Sumitomo Mitsui Banking Corporation (SMBC) is one of Japan’s leading banks and Sumitomo Mitsui Financial Group’s core unit. The Managing Executive Officer and Deputy Head of Asia Pacific Division of SMBC, Rajeev Kannan, first presented SMBC’s GREEN×GLOBE 2030 initiative. The primary targets of this plan are to provide 10 trillion Japanese Yen green finance, offer financial and economic education to 1.5 million people, establish a community to solve social issues, and reduce CO2 emissions by 30%. In 2020, globally over $200 billion of green / ESG loans came to market, 42% more than 2019. Specifically, in Asia, the green loans and ESG loans grew to over $35 billion in 2020. Rajeev Kannan further highlighted that even though Asia is still a small market compared to the rest of the world, it’s growing rapidly since most banks are creating more sustainable products.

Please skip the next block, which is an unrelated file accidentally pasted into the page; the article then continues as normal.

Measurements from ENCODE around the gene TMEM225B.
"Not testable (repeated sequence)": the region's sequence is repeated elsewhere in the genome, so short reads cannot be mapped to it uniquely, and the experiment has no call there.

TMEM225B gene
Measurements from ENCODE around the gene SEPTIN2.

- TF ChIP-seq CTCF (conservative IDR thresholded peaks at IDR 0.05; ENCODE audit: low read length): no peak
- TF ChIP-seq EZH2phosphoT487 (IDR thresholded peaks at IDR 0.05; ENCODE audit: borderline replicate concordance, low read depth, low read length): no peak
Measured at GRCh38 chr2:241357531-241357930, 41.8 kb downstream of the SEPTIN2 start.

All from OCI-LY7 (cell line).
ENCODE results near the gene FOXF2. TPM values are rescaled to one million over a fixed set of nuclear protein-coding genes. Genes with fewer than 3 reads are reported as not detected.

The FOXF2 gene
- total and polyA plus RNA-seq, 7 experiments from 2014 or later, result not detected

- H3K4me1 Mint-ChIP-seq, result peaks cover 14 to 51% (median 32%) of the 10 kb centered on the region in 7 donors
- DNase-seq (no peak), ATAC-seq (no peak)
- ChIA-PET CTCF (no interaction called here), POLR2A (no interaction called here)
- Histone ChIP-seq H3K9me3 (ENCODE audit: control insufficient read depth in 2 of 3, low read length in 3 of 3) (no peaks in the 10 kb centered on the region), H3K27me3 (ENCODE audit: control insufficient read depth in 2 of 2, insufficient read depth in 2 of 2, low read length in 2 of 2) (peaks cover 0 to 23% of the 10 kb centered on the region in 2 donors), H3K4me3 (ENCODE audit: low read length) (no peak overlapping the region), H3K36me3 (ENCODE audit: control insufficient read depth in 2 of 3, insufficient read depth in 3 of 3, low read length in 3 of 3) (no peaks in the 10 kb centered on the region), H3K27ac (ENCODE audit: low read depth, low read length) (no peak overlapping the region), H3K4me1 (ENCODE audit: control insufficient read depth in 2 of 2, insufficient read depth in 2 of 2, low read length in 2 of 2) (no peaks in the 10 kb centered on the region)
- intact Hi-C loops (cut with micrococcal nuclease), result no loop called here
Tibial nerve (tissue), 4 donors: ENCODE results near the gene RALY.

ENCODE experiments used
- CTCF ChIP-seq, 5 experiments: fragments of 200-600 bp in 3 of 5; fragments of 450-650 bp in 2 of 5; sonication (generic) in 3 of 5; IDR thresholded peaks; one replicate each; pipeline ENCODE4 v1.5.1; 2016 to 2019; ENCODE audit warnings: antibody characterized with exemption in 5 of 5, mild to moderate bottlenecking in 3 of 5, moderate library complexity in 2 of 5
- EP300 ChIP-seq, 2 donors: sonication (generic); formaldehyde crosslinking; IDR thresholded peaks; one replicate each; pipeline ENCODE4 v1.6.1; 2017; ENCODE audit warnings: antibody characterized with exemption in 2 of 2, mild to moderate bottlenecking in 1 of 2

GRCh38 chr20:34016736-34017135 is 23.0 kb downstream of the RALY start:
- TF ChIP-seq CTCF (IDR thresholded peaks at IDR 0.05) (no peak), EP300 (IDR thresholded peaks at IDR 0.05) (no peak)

Rajeev Kannan stated that for banks like SMBC, operating with smaller firms is a challenge and motivating them to go green and become sustainable is even harder. SME sector is an underbanked market but with a significant opportunity. To go wider and deeper into the SME market segments, creating platforms and working in partnerships are the critical solutions. Rajeev Kannan took the past experiences of SMBC as examples. In Indonesia, where SMBC acquired BTPN, they worked with IFC to put together a $150-million financing package to provide capital for local SMEs and support their growth. The company also cooperated with certain regional provinces where regencies offer access to certain SMEs, enabling SMBC to perceive the exact needs of local SMEs. Besides, in India, by providing a structure using C2FO, SMBC uses anchor clients like Panasonic as bases to go down one to three layers to SMEs. RootAnt is another partner of SMBC, enabling SMBC to widen the markets they can serve, with the supply chain as the key focus.